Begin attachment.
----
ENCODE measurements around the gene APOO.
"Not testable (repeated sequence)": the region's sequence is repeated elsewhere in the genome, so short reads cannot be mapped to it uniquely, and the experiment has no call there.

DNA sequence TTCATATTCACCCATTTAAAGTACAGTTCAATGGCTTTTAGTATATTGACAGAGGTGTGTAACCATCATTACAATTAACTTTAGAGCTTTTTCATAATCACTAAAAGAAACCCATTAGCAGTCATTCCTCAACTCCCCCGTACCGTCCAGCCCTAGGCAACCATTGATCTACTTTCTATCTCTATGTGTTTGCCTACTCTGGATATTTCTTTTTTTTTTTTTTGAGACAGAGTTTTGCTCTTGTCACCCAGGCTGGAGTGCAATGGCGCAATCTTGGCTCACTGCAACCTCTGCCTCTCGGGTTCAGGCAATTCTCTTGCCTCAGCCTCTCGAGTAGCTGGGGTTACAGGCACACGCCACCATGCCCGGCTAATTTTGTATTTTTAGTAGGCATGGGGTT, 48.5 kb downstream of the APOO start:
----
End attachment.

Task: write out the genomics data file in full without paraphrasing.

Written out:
ENCODE measurements around the gene APOO.
"Not testable (repeated sequence)": the region's sequence is repeated elsewhere in the genome, so short reads cannot be mapped to it uniquely, and the experiment has no call there.

DNA sequence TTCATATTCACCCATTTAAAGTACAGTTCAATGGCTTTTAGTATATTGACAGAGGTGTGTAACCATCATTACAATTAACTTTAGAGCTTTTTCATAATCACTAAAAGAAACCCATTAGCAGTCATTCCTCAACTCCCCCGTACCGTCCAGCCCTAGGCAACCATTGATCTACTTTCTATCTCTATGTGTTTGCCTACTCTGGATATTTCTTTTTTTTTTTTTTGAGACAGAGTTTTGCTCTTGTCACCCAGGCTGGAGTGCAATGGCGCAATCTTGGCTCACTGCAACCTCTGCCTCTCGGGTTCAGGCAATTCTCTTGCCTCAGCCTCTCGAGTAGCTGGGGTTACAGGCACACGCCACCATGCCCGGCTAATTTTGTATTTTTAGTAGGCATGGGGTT, 48.5 kb downstream of the APOO start: